All global objects are ‘remote’ (their state is stored in the WebView’s child-process).
Creating Global JS Objects
Creating, manipulating, and accessing these objects is very simple in our C++ API. To create an object, simply call
MyObject from any web page loaded into your WebView.
You can coerce the result into an actual JSObject instance like so:
JSObject& my_object = result.ToObject();
Of course, creating objects alone isn’t very useful–- to give the object some properties, you can use
my_object->SetProperty(WSLit("name"), WSLit("foobar")); my_object->SetProperty(WSLit("color"), WSLit("Blue")); my_object->SetProperty(WSLit("level"), 25);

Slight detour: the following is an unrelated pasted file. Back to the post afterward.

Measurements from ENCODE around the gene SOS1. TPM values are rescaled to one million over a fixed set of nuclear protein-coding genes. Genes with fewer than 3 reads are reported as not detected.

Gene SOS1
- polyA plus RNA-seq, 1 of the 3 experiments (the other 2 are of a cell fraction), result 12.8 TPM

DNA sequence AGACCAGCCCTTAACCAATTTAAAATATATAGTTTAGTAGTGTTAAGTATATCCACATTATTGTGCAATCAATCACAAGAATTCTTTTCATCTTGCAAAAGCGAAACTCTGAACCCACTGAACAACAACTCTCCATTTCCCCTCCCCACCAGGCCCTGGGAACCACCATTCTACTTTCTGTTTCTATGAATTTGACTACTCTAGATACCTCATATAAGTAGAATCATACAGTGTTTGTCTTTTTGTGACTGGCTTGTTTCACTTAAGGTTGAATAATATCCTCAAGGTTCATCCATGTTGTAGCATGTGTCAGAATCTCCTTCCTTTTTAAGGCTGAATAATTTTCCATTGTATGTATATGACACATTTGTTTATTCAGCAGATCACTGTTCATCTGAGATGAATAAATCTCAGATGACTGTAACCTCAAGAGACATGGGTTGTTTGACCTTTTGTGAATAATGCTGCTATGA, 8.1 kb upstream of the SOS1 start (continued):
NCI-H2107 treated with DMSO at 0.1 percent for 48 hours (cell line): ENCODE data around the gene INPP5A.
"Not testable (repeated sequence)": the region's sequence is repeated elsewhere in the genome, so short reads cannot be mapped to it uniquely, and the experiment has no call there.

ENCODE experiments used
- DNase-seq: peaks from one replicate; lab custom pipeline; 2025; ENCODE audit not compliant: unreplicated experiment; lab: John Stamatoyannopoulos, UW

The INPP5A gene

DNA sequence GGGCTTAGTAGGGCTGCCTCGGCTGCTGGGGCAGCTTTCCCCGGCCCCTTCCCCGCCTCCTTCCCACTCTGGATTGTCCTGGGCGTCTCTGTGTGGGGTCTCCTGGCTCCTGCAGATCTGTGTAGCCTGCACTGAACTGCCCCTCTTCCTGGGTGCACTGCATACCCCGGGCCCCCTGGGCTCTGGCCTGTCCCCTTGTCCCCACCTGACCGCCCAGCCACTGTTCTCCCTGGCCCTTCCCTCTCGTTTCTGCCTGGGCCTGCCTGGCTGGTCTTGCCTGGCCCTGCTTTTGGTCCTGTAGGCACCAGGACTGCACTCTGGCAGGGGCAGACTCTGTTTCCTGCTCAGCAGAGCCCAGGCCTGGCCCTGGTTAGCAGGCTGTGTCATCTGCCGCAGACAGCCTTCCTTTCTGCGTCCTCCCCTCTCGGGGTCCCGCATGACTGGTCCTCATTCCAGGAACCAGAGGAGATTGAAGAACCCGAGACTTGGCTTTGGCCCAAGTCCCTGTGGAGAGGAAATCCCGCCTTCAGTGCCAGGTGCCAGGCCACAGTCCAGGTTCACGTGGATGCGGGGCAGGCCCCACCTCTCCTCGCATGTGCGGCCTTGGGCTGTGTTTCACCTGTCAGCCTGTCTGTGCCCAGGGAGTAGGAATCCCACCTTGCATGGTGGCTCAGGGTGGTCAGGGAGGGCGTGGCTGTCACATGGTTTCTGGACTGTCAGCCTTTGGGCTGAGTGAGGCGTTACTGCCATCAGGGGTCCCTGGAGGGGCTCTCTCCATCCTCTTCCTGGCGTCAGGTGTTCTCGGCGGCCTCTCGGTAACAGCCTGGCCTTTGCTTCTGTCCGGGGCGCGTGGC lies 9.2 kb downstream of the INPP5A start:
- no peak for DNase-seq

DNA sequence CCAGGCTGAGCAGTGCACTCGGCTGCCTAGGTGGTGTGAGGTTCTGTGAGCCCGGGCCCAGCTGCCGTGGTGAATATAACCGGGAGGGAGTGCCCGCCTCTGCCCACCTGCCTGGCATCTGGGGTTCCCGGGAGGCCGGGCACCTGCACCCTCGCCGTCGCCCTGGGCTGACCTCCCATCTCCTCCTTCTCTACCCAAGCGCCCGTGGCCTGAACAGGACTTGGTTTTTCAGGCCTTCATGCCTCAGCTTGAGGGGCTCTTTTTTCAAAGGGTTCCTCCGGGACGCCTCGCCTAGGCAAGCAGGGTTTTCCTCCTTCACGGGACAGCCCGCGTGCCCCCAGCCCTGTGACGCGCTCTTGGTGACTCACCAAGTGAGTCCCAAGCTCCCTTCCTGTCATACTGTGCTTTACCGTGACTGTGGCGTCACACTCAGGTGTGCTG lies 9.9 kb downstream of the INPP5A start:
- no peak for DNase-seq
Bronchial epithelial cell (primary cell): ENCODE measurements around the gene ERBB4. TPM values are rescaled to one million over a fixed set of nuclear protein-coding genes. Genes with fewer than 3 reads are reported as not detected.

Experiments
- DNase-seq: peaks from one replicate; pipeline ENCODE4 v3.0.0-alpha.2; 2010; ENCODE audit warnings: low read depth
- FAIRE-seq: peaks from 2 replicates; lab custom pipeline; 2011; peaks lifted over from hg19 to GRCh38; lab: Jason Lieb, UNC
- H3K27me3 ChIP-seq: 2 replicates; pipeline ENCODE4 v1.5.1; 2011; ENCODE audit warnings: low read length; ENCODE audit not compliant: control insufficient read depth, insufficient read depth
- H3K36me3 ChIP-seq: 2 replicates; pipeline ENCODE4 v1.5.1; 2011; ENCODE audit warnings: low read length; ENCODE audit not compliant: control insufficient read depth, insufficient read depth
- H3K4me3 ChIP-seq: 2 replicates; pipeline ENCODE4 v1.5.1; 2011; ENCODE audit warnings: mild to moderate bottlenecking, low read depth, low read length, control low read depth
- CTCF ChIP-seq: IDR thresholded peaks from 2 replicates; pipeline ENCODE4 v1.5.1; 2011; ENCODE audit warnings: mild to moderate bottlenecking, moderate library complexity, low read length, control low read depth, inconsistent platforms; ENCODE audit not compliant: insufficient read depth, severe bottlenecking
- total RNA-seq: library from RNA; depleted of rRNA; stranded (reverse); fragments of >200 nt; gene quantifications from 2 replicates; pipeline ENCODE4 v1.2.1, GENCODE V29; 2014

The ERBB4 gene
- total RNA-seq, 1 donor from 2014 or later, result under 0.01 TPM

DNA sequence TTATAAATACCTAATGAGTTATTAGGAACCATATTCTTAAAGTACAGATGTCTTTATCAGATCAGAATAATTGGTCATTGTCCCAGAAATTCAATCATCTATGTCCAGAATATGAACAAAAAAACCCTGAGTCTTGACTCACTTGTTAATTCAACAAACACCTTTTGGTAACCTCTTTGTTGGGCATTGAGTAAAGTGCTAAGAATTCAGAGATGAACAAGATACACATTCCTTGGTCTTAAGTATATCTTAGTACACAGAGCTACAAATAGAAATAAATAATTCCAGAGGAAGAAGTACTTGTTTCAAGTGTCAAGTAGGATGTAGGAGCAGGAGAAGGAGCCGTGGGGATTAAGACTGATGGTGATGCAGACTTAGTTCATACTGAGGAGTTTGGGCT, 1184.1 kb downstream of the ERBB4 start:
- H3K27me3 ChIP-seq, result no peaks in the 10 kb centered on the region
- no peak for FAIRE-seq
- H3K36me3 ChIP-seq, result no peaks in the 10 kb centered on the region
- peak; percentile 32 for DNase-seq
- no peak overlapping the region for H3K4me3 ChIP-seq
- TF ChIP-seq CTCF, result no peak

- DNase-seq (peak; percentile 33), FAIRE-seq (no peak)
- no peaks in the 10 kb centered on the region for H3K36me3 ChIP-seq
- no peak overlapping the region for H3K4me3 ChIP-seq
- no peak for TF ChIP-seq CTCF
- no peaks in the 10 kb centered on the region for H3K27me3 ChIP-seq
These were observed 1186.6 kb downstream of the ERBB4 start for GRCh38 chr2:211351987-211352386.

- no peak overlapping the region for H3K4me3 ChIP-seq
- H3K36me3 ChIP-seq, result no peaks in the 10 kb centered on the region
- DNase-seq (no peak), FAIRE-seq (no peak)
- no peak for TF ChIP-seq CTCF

You can set as many properties as you want, setting a property more than once will replace the previous value. Notice that the last parameter to
SetProperty accepts a JSValue (more on that later).
Order of Initialization
You’ll need to create your Global Object before loading content into your WebView that references the object.
All calls for creating the object and setting its properties should be made before calling
Limitations of Global Objects
Global Objects can only contain the following property types:
- Other Global Objects
Creating a Child of a Global Object